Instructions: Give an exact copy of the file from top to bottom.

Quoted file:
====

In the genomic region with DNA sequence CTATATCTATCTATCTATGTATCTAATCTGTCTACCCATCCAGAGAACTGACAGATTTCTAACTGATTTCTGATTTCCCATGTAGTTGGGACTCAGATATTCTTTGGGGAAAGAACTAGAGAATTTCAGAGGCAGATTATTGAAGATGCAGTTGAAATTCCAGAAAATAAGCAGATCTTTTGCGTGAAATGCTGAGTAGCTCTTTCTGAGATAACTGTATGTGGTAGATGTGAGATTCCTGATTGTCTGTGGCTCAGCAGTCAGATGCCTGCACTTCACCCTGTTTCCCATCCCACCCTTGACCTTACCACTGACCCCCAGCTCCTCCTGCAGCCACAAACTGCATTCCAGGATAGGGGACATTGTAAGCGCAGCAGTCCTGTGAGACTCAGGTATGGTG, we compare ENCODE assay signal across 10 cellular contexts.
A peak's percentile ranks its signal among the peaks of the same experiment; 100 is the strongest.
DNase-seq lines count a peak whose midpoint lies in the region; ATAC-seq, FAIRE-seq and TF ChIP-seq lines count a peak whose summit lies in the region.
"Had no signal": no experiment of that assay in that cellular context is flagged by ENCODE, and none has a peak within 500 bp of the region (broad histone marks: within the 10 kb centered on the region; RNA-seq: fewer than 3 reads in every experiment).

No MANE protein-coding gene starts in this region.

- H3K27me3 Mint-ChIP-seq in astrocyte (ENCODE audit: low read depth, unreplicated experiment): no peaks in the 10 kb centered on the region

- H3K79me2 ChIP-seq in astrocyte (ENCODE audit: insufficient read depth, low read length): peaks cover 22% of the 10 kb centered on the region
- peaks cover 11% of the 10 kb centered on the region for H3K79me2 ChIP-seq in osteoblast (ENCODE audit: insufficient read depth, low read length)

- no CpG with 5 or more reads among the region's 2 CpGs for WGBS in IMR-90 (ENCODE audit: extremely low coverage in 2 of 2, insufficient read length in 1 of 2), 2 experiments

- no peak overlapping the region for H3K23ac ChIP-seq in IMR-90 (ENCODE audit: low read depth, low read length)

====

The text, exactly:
In the genomic region with DNA sequence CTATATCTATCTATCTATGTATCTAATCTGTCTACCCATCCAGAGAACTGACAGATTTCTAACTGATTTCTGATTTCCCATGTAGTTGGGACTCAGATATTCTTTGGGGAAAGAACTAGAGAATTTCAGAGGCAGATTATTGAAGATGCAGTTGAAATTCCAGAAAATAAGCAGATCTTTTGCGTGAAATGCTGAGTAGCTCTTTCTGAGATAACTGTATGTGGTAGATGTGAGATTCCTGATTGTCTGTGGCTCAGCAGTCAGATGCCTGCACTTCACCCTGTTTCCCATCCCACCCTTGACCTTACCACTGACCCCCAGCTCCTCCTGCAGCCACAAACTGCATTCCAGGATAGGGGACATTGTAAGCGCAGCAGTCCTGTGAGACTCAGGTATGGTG, we compare ENCODE assay signal across 10 cellular contexts.
A peak's percentile ranks its signal among the peaks of the same experiment; 100 is the strongest.
DNase-seq lines count a peak whose midpoint lies in the region; ATAC-seq, FAIRE-seq and TF ChIP-seq lines count a peak whose summit lies in the region.
"Had no signal": no experiment of that assay in that cellular context is flagged by ENCODE, and none has a peak within 500 bp of the region (broad histone marks: within the 10 kb centered on the region; RNA-seq: fewer than 3 reads in every experiment).

No MANE protein-coding gene starts in this region.

- H3K27me3 Mint-ChIP-seq in astrocyte (ENCODE audit: low read depth, unreplicated experiment): no peaks in the 10 kb centered on the region

- H3K79me2 ChIP-seq in astrocyte (ENCODE audit: insufficient read depth, low read length): peaks cover 22% of the 10 kb centered on the region
- peaks cover 11% of the 10 kb centered on the region for H3K79me2 ChIP-seq in osteoblast (ENCODE audit: insufficient read depth, low read length)

- no CpG with 5 or more reads among the region's 2 CpGs for WGBS in IMR-90 (ENCODE audit: extremely low coverage in 2 of 2, insufficient read length in 1 of 2), 2 experiments

- no peak overlapping the region for H3K23ac ChIP-seq in IMR-90 (ENCODE audit: low read depth, low read length)